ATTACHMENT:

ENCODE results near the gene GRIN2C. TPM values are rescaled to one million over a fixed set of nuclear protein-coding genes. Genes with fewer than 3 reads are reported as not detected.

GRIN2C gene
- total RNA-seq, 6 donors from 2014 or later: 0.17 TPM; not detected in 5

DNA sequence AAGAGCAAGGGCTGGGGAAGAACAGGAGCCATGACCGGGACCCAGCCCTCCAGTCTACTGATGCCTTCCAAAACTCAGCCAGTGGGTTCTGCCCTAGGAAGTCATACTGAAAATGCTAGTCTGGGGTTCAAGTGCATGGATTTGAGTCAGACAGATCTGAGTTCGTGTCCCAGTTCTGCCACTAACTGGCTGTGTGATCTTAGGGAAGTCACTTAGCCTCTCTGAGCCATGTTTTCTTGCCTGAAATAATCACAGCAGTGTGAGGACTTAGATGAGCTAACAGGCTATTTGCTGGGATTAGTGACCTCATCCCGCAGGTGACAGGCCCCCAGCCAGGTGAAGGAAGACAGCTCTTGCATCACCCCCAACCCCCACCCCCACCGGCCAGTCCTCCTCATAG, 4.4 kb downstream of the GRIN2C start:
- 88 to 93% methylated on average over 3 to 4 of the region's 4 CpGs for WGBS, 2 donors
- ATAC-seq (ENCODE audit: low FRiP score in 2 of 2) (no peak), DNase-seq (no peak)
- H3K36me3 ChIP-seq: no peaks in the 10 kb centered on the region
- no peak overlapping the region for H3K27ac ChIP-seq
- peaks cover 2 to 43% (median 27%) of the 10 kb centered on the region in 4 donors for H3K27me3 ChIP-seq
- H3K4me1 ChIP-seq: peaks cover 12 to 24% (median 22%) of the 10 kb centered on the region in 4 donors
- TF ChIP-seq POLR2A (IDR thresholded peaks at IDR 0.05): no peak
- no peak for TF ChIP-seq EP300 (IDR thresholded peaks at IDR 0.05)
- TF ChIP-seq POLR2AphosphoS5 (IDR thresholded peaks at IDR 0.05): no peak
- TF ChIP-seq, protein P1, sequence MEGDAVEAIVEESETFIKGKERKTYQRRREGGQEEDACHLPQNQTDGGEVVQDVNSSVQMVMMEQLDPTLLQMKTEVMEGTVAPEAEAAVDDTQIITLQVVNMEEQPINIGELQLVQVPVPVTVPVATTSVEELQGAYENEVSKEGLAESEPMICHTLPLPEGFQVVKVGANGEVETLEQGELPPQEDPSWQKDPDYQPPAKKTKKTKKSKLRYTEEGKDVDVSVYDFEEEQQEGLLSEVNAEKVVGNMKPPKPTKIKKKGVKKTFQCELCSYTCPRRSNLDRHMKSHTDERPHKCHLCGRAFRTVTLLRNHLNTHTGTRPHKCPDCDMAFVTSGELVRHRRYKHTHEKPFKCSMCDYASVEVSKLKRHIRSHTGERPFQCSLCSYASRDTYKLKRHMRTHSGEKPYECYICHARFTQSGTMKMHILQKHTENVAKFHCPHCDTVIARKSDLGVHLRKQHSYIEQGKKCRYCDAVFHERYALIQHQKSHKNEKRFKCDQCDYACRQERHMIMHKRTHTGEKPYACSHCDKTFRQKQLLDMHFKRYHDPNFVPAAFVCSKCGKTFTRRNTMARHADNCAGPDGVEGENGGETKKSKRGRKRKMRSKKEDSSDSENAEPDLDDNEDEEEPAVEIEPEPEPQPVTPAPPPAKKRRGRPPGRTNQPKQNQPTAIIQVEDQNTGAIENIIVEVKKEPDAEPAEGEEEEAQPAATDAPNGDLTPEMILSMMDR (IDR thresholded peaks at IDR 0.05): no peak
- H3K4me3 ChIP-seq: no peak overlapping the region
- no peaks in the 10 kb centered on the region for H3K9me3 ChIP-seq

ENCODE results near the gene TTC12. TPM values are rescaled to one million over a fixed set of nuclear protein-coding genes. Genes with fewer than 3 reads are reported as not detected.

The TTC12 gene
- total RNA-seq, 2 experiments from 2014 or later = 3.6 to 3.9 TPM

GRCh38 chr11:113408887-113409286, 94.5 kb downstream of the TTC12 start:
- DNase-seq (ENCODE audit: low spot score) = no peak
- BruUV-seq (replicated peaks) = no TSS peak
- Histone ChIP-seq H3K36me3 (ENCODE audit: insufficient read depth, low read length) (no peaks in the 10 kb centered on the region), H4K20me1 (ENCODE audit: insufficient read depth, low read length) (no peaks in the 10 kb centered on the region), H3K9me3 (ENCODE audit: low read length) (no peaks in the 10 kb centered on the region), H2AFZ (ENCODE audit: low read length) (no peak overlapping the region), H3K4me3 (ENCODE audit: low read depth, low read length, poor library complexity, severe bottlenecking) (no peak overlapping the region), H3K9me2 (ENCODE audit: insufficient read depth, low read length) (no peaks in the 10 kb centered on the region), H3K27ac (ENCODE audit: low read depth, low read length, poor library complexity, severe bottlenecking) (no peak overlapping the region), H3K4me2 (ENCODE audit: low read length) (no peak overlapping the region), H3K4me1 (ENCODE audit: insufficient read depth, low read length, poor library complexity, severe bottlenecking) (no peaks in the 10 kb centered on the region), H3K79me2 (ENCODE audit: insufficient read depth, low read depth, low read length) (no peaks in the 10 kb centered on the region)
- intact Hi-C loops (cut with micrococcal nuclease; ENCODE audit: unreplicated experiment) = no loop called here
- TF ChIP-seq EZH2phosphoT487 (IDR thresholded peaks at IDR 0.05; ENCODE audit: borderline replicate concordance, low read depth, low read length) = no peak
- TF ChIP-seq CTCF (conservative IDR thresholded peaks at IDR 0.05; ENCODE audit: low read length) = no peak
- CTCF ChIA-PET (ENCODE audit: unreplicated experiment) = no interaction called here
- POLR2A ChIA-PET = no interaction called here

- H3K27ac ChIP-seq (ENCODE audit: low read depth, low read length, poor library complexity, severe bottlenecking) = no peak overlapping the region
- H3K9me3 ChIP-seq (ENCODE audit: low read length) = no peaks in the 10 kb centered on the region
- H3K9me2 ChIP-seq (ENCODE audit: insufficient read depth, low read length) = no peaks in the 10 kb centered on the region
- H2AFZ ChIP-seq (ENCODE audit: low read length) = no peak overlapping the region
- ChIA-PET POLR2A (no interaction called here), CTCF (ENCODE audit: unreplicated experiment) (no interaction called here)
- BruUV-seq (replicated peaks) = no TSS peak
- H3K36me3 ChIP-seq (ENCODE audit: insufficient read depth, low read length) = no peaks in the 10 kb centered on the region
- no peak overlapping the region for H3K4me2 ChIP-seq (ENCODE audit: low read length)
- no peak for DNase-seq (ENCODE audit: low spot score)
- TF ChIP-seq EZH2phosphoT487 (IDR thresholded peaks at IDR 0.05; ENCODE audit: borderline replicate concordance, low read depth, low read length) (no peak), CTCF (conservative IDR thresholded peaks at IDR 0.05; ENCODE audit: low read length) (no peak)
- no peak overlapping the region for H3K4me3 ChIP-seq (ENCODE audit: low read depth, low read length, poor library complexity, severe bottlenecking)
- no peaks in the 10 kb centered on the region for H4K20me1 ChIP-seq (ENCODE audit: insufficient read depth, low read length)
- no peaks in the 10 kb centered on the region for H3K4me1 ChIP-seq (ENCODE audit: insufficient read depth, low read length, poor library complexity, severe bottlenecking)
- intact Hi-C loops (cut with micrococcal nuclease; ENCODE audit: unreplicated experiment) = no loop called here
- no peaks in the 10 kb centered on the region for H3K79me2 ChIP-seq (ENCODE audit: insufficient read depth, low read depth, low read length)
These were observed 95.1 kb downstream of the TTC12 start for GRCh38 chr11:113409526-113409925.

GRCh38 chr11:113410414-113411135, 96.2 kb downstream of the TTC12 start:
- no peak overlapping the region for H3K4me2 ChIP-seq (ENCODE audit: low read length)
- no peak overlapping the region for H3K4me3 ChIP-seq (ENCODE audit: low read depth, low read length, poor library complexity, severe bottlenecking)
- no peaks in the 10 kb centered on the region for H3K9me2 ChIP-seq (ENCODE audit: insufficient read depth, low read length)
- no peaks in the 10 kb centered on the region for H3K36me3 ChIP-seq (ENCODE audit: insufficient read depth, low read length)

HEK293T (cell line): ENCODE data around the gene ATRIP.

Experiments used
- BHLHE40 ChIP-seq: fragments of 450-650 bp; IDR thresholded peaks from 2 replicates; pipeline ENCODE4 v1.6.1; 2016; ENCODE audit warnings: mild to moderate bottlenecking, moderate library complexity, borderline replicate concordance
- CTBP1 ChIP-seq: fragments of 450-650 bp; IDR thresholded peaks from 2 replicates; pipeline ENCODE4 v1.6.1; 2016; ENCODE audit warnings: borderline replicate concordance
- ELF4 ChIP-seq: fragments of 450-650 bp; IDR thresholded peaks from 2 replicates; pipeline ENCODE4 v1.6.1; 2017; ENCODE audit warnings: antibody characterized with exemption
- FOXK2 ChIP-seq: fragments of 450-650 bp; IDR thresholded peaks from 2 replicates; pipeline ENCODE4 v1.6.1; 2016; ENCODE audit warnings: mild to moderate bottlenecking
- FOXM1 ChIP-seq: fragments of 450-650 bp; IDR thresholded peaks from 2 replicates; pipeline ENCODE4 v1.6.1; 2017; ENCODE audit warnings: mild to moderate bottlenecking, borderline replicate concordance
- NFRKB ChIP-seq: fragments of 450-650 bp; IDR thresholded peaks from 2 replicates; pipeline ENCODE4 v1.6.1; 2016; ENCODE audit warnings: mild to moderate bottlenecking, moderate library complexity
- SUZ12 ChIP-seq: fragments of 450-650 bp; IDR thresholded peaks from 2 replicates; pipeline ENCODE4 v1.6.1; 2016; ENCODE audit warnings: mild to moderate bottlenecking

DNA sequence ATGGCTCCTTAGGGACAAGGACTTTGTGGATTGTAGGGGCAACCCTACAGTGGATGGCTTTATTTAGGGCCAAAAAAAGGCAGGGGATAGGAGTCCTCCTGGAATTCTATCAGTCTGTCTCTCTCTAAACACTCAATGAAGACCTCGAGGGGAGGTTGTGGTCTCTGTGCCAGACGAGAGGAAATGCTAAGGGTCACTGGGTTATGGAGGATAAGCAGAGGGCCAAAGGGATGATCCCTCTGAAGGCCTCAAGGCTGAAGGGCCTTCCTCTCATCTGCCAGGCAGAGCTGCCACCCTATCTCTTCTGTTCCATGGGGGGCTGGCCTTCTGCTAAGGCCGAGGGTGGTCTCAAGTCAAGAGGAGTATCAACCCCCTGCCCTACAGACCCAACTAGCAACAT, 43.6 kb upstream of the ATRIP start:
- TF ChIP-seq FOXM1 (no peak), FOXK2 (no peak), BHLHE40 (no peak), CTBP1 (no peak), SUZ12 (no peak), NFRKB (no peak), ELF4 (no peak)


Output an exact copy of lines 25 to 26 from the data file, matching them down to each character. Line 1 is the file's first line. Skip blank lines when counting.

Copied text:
- TF ChIP-seq EZH2phosphoT487 (IDR thresholded peaks at IDR 0.05; ENCODE audit: borderline replicate concordance, low read depth, low read length) = no peak
- TF ChIP-seq CTCF (conservative IDR thresholded peaks at IDR 0.05; ENCODE audit: low read length) = no peak